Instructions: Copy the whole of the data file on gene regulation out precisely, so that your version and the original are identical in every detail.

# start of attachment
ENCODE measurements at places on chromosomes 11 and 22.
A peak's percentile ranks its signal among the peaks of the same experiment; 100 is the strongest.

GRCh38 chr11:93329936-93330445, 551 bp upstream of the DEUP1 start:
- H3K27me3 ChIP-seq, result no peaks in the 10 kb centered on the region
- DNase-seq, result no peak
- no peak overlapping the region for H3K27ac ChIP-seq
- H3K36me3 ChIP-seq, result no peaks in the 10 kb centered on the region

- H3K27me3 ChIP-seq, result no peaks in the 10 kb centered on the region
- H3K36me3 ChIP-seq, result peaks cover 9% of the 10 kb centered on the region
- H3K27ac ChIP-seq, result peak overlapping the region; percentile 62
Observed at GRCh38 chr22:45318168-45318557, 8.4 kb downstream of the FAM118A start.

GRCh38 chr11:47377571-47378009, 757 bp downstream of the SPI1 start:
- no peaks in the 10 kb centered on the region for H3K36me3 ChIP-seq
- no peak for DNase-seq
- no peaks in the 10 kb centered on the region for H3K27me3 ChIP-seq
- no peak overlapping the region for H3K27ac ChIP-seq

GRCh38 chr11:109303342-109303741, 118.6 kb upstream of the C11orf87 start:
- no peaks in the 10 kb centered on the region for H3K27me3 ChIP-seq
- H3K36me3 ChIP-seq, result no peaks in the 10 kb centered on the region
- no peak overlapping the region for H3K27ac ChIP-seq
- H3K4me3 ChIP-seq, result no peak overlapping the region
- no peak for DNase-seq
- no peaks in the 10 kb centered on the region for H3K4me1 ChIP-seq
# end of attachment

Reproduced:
ENCODE measurements at places on chromosomes 11 and 22.
A peak's percentile ranks its signal among the peaks of the same experiment; 100 is the strongest.

GRCh38 chr11:93329936-93330445, 551 bp upstream of the DEUP1 start:
- H3K27me3 ChIP-seq, result no peaks in the 10 kb centered on the region
- DNase-seq, result no peak
- no peak overlapping the region for H3K27ac ChIP-seq
- H3K36me3 ChIP-seq, result no peaks in the 10 kb centered on the region

- H3K27me3 ChIP-seq, result no peaks in the 10 kb centered on the region
- H3K36me3 ChIP-seq, result peaks cover 9% of the 10 kb centered on the region
- H3K27ac ChIP-seq, result peak overlapping the region; percentile 62
Observed at GRCh38 chr22:45318168-45318557, 8.4 kb downstream of the FAM118A start.

GRCh38 chr11:47377571-47378009, 757 bp downstream of the SPI1 start:
- no peaks in the 10 kb centered on the region for H3K36me3 ChIP-seq
- no peak for DNase-seq
- no peaks in the 10 kb centered on the region for H3K27me3 ChIP-seq
- no peak overlapping the region for H3K27ac ChIP-seq

GRCh38 chr11:109303342-109303741, 118.6 kb upstream of the C11orf87 start:
- no peaks in the 10 kb centered on the region for H3K27me3 ChIP-seq
- H3K36me3 ChIP-seq, result no peaks in the 10 kb centered on the region
- no peak overlapping the region for H3K27ac ChIP-seq
- H3K4me3 ChIP-seq, result no peak overlapping the region
- no peak for DNase-seq
- no peaks in the 10 kb centered on the region for H3K4me1 ChIP-seq